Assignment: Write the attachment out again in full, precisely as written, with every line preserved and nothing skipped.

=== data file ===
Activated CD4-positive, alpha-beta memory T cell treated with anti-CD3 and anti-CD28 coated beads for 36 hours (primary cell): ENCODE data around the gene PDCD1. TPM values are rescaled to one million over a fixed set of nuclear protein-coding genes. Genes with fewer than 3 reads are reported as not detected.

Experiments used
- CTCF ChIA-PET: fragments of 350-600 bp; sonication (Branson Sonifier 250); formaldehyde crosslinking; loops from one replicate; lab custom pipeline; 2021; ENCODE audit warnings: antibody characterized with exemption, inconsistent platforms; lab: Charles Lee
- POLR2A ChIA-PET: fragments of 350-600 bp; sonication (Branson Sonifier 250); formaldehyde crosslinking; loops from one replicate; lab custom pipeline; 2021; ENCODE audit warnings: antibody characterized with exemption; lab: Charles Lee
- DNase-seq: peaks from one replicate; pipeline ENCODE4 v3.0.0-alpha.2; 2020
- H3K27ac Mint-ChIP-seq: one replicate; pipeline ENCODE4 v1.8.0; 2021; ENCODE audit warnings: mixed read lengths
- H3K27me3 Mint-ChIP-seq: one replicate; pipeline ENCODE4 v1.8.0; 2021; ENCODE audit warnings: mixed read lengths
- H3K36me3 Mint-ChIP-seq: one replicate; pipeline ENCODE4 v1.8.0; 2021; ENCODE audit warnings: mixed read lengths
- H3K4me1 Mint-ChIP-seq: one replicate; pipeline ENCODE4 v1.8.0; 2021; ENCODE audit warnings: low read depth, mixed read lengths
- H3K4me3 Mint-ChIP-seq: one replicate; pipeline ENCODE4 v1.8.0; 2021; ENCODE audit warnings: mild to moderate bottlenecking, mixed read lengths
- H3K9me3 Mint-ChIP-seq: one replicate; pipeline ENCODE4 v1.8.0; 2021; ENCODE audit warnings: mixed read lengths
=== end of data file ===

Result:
Activated CD4-positive, alpha-beta memory T cell treated with anti-CD3 and anti-CD28 coated beads for 36 hours (primary cell): ENCODE data around the gene PDCD1. TPM values are rescaled to one million over a fixed set of nuclear protein-coding genes. Genes with fewer than 3 reads are reported as not detected.

Experiments used
- CTCF ChIA-PET: fragments of 350-600 bp; sonication (Branson Sonifier 250); formaldehyde crosslinking; loops from one replicate; lab custom pipeline; 2021; ENCODE audit warnings: antibody characterized with exemption, inconsistent platforms; lab: Charles Lee
- POLR2A ChIA-PET: fragments of 350-600 bp; sonication (Branson Sonifier 250); formaldehyde crosslinking; loops from one replicate; lab custom pipeline; 2021; ENCODE audit warnings: antibody characterized with exemption; lab: Charles Lee
- DNase-seq: peaks from one replicate; pipeline ENCODE4 v3.0.0-alpha.2; 2020
- H3K27ac Mint-ChIP-seq: one replicate; pipeline ENCODE4 v1.8.0; 2021; ENCODE audit warnings: mixed read lengths
- H3K27me3 Mint-ChIP-seq: one replicate; pipeline ENCODE4 v1.8.0; 2021; ENCODE audit warnings: mixed read lengths
- H3K36me3 Mint-ChIP-seq: one replicate; pipeline ENCODE4 v1.8.0; 2021; ENCODE audit warnings: mixed read lengths
- H3K4me1 Mint-ChIP-seq: one replicate; pipeline ENCODE4 v1.8.0; 2021; ENCODE audit warnings: low read depth, mixed read lengths
- H3K4me3 Mint-ChIP-seq: one replicate; pipeline ENCODE4 v1.8.0; 2021; ENCODE audit warnings: mild to moderate bottlenecking, mixed read lengths
- H3K9me3 Mint-ChIP-seq: one replicate; pipeline ENCODE4 v1.8.0; 2021; ENCODE audit warnings: mixed read lengths